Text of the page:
Grace sharington dating

Its two purposes, the general one of keeping France in the war and the particular one of persuading Henri to recapture Calais, were difficult, perhaps impossible, of achievement, as Mildmay was quick to realise, and the gulf which soon came to separate King and Ambassador was not of either's sole making.

Mildmay probably had too much of his father's puritanism ever to condone Henri's calculated conversion, while the King's condemnation of his trafficking with those of the religion made no allowance for the Ambassador's affinity with the Huguenots.

Within a month he obeyed a Privy Council summons, provoked by an invasion scare, to bring a force of servants from Northamptonshire.

In 1567, at the unusually young age of 15, Grace married the 20-year-old Anthony Mildmay (the average age of marriage being early to mid-twenties for women and mid- to late twenties for men).

Sir Anthony spent much of their marriage abroad, and they were married for 50 years until his death in 1617. Grace died on 27 July 1620 in Apethorpe, Northamptonshire, where she had moved upon her marriage.

Auditor, north parts duchy of Lancaster 1589-94 (reversion to fa. I always knew him, John Chamberlain wrote in 1597, to be paucorum hominem; and there must have been few who found Mildmay worth cultivating.

Mildmay's failure to make a public career is a measure of his shortcomings.

His wife, Grace Sharington or Sherrington, was the daughter of Sir Henry Sherrington of Lacock Abbey, Wiltshire and Anne Paget (d. Not surprisingly, the senior burgess for Newton, one of the youngest men in the House, left no mark on its proceedings.

Anthony could not have been much above 18 when he married a co-heir of Lacock, an alliance which, if its material rewards were to accrue only after his father-in-law's death in 1580, and then at the cost of bitter squabbling with his relatives, gave Mildmay a footing in Wiltshire soon to be advanced by the marriage of his sister Martha to the influential William Brouncker of Melksham. Mildmay's brief experience of military service at the time of the Northern Rebellion was followed by his return to the Parliament of 1571 for Newton, perhaps through the influence of the chancellor of the duchy of Lancaster, of which his father was auditor.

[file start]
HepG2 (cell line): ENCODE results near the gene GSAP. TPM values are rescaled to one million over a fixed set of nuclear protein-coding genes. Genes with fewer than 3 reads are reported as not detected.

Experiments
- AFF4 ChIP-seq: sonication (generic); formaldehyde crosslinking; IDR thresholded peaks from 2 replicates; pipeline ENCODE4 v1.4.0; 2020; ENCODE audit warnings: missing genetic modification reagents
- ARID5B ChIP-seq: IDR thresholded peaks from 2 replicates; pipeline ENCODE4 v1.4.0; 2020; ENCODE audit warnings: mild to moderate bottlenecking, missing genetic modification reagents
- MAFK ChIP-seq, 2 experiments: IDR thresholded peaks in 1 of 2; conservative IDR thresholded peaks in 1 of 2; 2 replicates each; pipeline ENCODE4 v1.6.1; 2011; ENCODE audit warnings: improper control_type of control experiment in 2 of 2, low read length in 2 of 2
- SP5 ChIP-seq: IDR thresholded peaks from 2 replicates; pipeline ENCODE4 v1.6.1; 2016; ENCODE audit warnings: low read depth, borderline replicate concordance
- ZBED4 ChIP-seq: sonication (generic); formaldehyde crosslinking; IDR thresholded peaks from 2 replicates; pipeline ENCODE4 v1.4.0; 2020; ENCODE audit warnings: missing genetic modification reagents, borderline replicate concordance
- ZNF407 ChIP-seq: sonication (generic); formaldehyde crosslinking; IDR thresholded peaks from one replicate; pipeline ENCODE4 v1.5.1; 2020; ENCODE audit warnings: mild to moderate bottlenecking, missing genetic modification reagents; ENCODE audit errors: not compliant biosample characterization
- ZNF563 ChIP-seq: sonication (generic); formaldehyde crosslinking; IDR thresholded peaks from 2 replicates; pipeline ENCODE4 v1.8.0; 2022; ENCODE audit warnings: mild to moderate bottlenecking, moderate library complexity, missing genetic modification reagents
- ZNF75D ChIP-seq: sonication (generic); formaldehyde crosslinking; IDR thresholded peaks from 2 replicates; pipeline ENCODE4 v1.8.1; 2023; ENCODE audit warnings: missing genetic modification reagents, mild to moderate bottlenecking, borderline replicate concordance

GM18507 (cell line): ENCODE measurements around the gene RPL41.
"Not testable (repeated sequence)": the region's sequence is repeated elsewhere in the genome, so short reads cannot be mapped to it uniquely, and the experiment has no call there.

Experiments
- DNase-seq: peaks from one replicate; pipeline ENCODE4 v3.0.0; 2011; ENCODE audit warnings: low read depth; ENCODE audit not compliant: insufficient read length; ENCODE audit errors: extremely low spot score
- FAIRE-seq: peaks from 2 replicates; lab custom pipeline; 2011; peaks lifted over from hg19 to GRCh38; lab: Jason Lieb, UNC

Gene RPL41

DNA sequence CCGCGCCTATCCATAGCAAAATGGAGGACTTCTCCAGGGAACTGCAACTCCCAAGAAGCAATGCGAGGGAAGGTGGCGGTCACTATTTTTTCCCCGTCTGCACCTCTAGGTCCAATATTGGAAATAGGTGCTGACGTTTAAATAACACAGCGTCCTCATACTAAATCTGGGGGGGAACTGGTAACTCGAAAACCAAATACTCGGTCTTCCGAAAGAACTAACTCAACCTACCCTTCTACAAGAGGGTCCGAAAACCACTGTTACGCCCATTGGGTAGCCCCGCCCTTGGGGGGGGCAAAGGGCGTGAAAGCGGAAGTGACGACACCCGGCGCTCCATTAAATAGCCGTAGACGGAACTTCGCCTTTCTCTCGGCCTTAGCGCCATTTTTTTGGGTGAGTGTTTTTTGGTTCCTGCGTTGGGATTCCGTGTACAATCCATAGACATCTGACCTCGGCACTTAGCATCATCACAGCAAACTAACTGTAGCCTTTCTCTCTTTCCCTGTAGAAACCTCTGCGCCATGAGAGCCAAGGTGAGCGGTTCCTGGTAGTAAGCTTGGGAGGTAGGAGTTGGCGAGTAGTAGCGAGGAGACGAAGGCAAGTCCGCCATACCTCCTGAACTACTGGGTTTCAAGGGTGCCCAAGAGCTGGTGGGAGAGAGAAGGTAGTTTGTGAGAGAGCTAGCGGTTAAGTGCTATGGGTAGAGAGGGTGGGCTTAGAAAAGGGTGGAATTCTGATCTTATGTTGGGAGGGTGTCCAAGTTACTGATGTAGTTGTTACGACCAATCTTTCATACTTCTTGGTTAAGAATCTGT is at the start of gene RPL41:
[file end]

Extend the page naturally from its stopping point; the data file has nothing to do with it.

By the time he was ready for Cambridge his father had survived partial eclipse under with an ode when she visited Peterhouse in Aug 1564.

To judge from the date of his entry to Peterhouse, it may have been 1549.

In 1584-5 's leadership of the House may have put his sons as firmly in the shade as before; and in the record of the session Anthony figures only as a member of the subsidy committee appointed on 24 Feb after the chancellor of the Exchequer had made one of his speeches on supply.

His embassy to France was Mildmay's one public employment of consequence.

His standing in the House could not compare with that of several natives, including his brothers-in-law, William and Henry Brouncker, who on this occasion sat for boroughs.

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